The addition of onvansertib to abiraterone acetate (Zytiga) and prednisone yielded clinically meaningful activity in patients with metastatic castration-resistant prostate cancer (mCRPC) and early signs of resistance to abiraterone.1
Data from a phase 2 trial presented during the 2021 Genitourinary Cancers Symposium showed that over one-third (35%) of patients across the 3 onvansertib doses had disease control at 12 weeks, the primary end point of the study. Further, one of the three onvansertib doses led to 63% of patients achieving disease control at 12 weeks.
Onvansertib is an oral PLK1 inhibitor. Research has shown that PLK1 is overexpressed in prostate tumors and is associated with higher grade prostate cancers.
The open-label, phase 2 study is exploring onvansertib in patients with mCRPC receiving abiraterone/prednisone and showing early signs of progressive disease. The study defined initial progressive disease as tests showing 2 rising PSA values separated by ≥1 week of the patients having minimal or no symptoms.
As of January 11, 2021, 51 patients had been treated across the study’s 3 dosing schedules, which comprised onvansertib at 24 mg/m2 (arm A; days 1-5 of 21-day cycles), 18 mg/m2 (arm B; days 1-5 of 14-day cycle), or 12 mg/m2 (arm C; days 1-14 of 21-day cycles).The results shared during the symposium included 24, 17, and 10, patients in arms A, B, and C, respectively.
Across all 51 treated patients, the median age was 72 years (range, 51-87), 86% of patients were White, and 84% had an ECOG performance status of 0. The median number of years since diagnosis was 4 (range, 1-28), the median baseline PSA was 11.4 ng/mL (range, 0.6-515), 57% were grade groups 4 and 5, and 37% had de novo metastatic disease. Visceral metastasis was present in 35% of cases, with bone metastasis occurring in 82%.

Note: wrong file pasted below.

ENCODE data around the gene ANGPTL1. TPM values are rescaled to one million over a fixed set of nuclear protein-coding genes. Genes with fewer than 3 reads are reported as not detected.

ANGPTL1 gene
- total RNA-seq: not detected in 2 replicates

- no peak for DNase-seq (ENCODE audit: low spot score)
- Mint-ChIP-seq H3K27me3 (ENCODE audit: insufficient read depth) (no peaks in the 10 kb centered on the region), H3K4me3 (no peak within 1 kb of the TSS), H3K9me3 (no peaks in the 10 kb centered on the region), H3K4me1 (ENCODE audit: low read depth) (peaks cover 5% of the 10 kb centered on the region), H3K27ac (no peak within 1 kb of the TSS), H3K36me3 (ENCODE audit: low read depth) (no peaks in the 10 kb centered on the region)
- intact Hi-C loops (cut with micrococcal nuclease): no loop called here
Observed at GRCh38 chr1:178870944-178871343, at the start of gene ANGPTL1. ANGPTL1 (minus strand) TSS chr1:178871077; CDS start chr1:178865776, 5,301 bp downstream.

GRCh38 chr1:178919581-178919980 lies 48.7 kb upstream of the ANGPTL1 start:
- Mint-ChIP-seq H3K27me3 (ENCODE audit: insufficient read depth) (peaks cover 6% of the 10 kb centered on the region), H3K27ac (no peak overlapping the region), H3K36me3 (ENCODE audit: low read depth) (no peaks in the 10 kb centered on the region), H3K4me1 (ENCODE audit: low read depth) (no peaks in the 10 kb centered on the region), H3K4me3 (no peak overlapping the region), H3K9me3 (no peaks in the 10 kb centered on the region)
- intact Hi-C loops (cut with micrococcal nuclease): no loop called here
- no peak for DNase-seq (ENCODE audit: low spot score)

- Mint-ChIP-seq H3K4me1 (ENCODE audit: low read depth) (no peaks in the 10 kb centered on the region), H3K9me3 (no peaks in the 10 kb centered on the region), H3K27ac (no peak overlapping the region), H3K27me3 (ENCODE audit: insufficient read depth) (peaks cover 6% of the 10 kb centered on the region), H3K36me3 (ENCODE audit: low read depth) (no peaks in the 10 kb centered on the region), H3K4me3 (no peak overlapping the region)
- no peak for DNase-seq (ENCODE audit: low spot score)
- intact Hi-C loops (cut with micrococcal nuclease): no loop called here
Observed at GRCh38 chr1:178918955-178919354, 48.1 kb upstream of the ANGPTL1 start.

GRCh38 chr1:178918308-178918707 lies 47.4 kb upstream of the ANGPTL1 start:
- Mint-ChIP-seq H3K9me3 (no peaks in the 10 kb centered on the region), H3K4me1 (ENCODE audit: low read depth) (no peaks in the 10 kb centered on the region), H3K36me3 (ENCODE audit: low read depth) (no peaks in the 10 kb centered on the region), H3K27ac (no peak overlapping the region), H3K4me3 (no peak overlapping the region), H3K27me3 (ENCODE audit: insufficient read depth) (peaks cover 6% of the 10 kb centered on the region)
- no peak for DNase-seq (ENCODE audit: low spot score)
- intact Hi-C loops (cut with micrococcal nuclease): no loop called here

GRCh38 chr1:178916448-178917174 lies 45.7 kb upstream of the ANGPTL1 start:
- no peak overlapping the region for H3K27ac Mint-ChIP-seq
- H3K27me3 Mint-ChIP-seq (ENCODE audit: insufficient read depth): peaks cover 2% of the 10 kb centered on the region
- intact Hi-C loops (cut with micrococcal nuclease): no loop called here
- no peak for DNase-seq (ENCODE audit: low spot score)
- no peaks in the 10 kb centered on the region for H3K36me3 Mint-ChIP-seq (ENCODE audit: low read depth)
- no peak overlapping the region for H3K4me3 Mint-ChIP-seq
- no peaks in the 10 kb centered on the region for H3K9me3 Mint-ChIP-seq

Across the 3 cohorts, there were 37 patients in the efficacy evaluable population, which included patients who completed at least 12 weeks of treatment or had disease progression within 12 weeks. Thirteen (35%) of these 37 patients achieved the primary end point of disease control at 12 weeks
In arm C, 5 (63%) of 8 evaluable patients had disease control at 12 weeks. This compared with 5 (29%) of 17 evaluable patients in arm A and 3 (25%) of 12 evaluable patients in arm B. Radiographic stable disease at 12 weeks was achieved by 6, 9, and 5 patients in arms C, A, and B, respectively. Three patients in arm C had a response lasting ≥6 months, compared with 5 patients each in arms A and B.
Over half (53%; n = 19) of the efficacy evaluable patients had 1 or more androgen receptor alterations associated with resistance to abiraterone. At 12 weeks, 5 of these patients achieved disease control and 8 had radiographic stable disease.
Safety data across all 51 treated patients showed that the combination of onvansertib and abiraterone was tolerable across the 3 dosing schedules of the PLK1 inhibitor. Grade 3 adverse events (AEs) occurring across the 3 dosing schedules were anemia (n = 1), neutropenia (n = 7), hypophosphatemia (n = 4), white blood cell (WBC) decrease (n = 3), and hypokalemia (n = 1). Grade 4 AEs across all doses included 2 cases of WBC decrease.
“The preliminary data presented at ASCO-GU support a clinically meaningful onvansertib exposure effect,” principal investigator David Einstein, MD, attending physician at Beth Israel Deaconess Medical Center, stated in a press release. “In the first 8 patients treated to-date on Arm C, we are excited to see an increase in DCR with greater time on onvansertib, without excessive toxicity. Together with the clinically meaningful rates of disease control, and duration of disease control, we are seeing across all cohorts, these data demonstrate onvansertib’s potential to address a critical unmet need for patients with abiraterone-resistant mCRPC.”
1. Einstein DJ, Choudhury AD, Saylor PJ, et al. A phase II study of onvansertib in combination with abiraterone and prednisone in patients with metastatic castration-resistant prostate cancer (mCRPC). J Clin Oncol 39, 2021 (suppl 6; abstr TPS186). doi 10.1200/JCO.2021.39.6_suppl.TPS186